The parish of Acomb lies on the north bank of the River Tyne opposite the town of Hexham. The land rises sharply from the river bank and carries on upwards towards Hadrian's Wall. The principal stream through the parish is the Birkey Burn which flows into the River Tyne at St John Lee. The land ranges from riverside arable fields in the west of the parish to the fells close to Hadrian's Wall in the north east.
Although there may have been earlier inhabitants, the first evidence for human activity comes in the shape of one of the most southerly examples of a Neolithic cup and ring marked stone in Northumberland. Some Bronze Age cist burials have been found along the eastern bank of the River North Tyne.
Roman activity is represented by Hadrian's Wall which crosses the northernmost part of the parish.
There is some evidence of early medieval activity in the parish with the discovery of two burials at Acomb but there is no supporting evidence of settlement. The earliest documentary evidence relating to Acomb is the subsidy roll of 1295 where it is listed under the regality of Hexham. The focus of medieval settlement may lie around St John Lee, where there has been a church since at least the 14th century. The character of the parish at this time appears to have been one of dispersed farmsteads, much as it is today.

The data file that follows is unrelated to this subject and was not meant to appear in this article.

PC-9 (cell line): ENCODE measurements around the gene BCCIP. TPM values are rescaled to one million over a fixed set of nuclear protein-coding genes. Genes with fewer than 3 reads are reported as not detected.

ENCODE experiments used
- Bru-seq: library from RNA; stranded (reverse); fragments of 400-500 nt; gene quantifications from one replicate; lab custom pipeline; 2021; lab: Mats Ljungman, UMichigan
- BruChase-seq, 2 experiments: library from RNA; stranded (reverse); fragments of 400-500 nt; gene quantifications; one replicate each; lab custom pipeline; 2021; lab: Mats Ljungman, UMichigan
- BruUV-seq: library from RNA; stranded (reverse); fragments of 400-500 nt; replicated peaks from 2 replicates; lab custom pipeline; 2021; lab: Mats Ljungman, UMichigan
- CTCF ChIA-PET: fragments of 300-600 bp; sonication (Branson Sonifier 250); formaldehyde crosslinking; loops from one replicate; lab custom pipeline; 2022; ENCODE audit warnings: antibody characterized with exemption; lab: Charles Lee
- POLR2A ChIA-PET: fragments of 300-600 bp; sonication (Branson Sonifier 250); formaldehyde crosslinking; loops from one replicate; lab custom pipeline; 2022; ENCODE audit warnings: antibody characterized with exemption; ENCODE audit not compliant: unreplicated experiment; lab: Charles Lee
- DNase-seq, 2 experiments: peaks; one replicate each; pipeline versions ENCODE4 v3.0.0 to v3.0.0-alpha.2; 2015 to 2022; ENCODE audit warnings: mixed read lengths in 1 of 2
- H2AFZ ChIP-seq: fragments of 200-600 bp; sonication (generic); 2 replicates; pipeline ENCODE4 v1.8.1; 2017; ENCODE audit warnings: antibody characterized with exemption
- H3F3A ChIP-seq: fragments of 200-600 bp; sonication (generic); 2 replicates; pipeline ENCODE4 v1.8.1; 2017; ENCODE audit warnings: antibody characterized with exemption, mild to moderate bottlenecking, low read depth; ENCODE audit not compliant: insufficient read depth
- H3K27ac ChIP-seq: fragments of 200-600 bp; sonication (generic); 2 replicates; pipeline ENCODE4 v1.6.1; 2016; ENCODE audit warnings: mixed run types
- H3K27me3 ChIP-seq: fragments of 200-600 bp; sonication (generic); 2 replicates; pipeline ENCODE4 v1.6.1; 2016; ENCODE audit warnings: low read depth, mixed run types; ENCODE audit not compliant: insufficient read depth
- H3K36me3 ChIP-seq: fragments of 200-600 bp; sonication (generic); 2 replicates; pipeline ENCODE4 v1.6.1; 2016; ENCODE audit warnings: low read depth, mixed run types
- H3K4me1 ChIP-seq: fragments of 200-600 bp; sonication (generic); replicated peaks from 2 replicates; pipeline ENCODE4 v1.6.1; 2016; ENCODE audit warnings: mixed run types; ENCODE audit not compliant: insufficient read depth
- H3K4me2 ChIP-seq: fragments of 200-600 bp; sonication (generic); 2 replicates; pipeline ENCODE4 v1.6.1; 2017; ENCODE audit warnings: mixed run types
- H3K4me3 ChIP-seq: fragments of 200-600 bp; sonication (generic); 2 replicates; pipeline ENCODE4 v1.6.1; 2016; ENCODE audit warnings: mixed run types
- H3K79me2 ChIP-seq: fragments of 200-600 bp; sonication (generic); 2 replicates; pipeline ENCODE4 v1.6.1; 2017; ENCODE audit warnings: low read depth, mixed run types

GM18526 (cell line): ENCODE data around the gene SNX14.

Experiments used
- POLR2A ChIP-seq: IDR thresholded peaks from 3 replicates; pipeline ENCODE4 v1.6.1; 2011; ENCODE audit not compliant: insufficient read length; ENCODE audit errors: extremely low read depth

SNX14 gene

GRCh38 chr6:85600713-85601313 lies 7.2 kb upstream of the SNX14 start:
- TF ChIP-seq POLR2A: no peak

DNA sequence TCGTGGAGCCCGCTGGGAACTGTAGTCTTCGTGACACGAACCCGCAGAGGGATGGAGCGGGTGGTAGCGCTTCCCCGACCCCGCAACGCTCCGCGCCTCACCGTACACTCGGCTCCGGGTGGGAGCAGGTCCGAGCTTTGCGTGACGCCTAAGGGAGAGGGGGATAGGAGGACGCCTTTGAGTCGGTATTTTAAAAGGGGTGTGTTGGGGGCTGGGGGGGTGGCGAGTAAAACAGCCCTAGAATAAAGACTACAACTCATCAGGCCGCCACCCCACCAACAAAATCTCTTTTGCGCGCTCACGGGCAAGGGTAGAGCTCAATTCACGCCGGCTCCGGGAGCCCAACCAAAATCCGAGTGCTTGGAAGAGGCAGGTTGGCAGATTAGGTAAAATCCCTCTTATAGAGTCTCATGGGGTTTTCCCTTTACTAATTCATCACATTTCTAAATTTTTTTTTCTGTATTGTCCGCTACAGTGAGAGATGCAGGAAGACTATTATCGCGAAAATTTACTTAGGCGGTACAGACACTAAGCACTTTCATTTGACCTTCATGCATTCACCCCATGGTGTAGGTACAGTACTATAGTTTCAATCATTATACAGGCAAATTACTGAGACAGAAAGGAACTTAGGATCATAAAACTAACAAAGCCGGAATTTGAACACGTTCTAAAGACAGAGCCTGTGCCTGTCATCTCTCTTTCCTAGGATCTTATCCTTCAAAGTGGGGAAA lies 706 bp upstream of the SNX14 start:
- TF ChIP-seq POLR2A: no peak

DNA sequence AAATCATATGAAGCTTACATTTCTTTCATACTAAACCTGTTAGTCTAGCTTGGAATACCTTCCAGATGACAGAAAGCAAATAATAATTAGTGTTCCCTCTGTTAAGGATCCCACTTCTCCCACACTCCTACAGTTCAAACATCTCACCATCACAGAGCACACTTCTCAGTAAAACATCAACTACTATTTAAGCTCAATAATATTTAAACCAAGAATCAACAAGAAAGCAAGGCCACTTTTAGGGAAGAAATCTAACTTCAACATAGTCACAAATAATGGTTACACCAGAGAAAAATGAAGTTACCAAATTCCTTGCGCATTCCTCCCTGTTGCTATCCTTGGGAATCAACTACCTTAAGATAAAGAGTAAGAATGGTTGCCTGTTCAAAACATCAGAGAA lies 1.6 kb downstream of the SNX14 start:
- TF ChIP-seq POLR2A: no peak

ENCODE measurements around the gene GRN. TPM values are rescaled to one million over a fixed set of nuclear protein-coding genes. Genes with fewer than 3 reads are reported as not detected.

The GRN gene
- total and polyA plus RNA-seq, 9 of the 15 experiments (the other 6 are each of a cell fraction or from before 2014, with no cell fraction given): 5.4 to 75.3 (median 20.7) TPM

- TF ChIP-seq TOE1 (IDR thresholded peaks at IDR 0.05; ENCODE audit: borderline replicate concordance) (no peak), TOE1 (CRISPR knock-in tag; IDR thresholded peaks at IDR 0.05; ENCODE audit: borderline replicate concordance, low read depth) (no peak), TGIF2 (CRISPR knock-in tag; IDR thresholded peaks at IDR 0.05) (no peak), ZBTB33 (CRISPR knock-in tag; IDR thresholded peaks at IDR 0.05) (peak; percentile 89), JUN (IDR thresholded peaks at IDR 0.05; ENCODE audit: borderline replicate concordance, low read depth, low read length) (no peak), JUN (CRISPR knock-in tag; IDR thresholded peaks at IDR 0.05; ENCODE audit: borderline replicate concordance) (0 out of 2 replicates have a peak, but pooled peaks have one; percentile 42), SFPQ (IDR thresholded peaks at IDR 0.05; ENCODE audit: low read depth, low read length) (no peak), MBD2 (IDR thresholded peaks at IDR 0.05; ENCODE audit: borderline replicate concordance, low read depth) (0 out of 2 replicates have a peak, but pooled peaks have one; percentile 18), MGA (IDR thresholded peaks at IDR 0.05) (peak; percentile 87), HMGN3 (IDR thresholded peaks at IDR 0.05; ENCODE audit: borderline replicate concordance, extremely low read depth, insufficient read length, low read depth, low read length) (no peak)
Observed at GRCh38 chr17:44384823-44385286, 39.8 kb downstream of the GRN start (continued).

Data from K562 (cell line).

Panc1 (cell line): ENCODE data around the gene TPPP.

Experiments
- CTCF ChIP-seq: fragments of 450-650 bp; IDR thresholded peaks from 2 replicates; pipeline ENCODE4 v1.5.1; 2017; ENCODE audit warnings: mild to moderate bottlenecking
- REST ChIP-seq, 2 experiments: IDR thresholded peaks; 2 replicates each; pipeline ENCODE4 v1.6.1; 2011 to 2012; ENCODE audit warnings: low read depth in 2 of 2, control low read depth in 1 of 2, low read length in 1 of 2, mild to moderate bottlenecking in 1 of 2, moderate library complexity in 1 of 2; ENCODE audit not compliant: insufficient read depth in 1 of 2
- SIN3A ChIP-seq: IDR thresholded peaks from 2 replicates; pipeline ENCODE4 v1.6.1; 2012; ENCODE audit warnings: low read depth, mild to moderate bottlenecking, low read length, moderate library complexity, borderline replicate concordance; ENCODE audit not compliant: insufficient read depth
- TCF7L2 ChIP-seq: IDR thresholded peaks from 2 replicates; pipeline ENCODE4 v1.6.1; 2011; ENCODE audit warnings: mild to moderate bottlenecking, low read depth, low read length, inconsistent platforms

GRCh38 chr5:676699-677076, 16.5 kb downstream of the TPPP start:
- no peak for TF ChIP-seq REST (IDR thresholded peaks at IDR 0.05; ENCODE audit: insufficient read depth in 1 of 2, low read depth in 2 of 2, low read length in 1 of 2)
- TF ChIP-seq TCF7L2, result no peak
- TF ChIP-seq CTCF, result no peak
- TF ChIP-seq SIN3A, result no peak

A significant part of the population of the parish and surrounding areas were employed at the Fallowfield lead mine from as early as the 16th century to the mid-19th century. This is testified to by the many references to lead miners in the St John Lee parish register. By 1840 the mine was in decline and the extraction of witherite and barytes was begun. The mine closed in 1913 because of flooding. In addition there was also a colliery at Acomb. The village of Acomb contains several listed 18th and 19th century houses and beyond are several 19th century planned farms which demonstrate the essentially rural character of the parish. The remains of a lime kiln demonstrates the 18th and 19th century drive to improve agricultural lands.
Today Acomb is still a country village, though now supporting a growing commuter population to Hexham, Newcastle and Carlisle.
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